Wednesday, December 29, 2010


This was an interesting year, both for me at home, working, and as a casual observer of the gaming industry.

At home, I built a new game from scratch and played it online, wrote a pretty design doc, struggled against unexpected difficulties working alone and being focused, and overcame said struggle. Progress on my still-unannounced game is moving forward, and I hope sometime next year I can reveal what's been taking place under the hood. Working on this alone is slow, but I hope the end product is worth it. I suppose we'll see.

This was also an interesting year for my maturation as a designer. I think my opinion about addiction in games is firming up, it was interesting to see how this reflected on console makers at E3, and it gives me a lot of pause about the future of games.

After this year, I see addiction (i.e. fun) as a necessary pacing tool, and have decided to stop giving so much credit to games that make it the point of gaming. I truly feel like I've wasted my time after chasing down every objective in Assassin's Creed, even if I enjoy myself while doing so, and I want more out of my entertainment. If I want to just be addicted, I can play Farmville, and I have a hunch that as this kind of design invades every aspect of our lives (an inevitability, I think), the masses will pick and choose what their addictions will be more carefully, and hopefully demand more from their entertainment. But designers have to have a mastery of addiction under their belt (do I? I don't know!), and can use this judiciously (too much and it overwhelms the narrative, too little, and it makes the mind wander) and intentionally (maybe removing addiction for a period would help the player connect with an avatar) to great effect. I'm starting to believe that not having this ability is like only being able to make movies with the long camera cuts of old films -- appealing to some, but not many.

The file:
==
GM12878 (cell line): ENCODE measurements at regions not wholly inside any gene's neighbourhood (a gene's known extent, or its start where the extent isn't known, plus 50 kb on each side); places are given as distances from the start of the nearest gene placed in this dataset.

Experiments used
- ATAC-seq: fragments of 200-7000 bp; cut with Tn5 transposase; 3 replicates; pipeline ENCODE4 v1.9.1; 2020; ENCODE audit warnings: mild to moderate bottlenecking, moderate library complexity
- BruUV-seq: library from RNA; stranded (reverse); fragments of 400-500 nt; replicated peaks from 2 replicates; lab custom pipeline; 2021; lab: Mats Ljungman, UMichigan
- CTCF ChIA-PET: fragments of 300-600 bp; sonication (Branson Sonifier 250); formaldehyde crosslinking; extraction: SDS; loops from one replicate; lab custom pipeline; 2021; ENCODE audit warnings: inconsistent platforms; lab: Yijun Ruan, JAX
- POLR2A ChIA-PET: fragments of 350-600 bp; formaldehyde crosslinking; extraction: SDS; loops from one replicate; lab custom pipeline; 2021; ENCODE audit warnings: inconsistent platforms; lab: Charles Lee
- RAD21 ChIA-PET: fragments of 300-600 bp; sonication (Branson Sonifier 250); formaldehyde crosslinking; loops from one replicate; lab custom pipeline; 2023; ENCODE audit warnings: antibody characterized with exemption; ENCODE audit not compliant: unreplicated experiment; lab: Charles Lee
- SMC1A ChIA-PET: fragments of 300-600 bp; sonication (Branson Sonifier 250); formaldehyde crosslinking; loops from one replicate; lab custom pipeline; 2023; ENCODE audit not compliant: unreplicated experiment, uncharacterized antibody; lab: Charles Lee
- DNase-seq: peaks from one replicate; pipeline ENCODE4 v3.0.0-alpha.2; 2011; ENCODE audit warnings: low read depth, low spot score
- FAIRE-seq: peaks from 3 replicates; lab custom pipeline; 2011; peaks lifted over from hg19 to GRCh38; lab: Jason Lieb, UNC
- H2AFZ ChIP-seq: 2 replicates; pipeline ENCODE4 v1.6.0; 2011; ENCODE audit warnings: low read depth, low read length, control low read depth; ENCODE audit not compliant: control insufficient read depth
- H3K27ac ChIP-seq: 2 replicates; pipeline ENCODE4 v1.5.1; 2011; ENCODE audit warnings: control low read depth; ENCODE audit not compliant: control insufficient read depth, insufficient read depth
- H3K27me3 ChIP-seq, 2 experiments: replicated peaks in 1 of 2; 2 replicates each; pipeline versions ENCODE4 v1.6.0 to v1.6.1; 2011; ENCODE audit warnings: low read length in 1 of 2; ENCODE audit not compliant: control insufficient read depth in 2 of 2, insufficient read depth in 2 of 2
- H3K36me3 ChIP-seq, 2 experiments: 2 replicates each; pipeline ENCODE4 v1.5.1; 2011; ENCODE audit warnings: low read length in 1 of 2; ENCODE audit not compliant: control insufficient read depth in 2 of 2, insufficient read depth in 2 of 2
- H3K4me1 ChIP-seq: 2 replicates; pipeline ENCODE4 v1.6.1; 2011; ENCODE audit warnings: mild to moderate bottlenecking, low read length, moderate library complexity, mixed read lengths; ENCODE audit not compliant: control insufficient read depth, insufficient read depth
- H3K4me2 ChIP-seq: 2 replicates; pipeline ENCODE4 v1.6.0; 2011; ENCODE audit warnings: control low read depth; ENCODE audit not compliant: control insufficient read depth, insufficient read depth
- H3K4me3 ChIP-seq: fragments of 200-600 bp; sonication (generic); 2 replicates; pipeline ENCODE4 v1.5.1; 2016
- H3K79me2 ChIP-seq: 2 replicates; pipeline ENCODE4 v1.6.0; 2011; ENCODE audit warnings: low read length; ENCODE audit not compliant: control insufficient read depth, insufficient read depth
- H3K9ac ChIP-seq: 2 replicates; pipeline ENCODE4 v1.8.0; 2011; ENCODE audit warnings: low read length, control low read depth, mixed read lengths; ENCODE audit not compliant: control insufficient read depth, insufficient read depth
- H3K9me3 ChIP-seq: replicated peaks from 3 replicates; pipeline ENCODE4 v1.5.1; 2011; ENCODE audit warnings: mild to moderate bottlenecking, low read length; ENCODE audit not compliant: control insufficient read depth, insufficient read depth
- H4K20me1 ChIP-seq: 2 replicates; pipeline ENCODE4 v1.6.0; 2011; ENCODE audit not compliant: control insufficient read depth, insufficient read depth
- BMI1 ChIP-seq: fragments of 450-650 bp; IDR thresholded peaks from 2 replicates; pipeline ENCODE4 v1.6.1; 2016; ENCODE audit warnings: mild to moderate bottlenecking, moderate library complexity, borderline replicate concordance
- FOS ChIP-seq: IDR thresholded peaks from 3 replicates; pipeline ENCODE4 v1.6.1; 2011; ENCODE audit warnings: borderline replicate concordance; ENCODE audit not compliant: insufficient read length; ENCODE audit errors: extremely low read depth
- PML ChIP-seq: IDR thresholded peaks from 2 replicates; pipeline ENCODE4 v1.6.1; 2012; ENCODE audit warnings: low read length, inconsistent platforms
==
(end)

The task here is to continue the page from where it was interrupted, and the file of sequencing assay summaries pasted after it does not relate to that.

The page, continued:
Regarding consoles, watching Microsoft and Sony fumble over themselves at E3 for the same market Nintendo has but doesn't seem to know what to do with (SOS in three-deeeee) was revealing and depressing as a game enthusiast. All of my addiction thoughts made me realize that Nintendo, despite all my love for them, does little to bring new emotion to games (not that they need to or should) and suffers for trying to go back to games that once upon a time (perhaps unintentionally) pushed the bounds, like 3D Mario and Zelda. Sticking to the formula of novel tech and addictive tropes (alright, alright... and solid kinesthetics and interesting level design) is great for snagging the casual, even if the love affair is brief. I expect the 3DS to be bananas. This leaves Sony and Microsoft as my game enthusiast saviors, which is sad when Sony, the best supporter of emotional gaming (Uncharted, Flower, Trico) is the widely regarded as the loser in the current war. Perhaps emotional boundaries should be pushed on a smaller budget.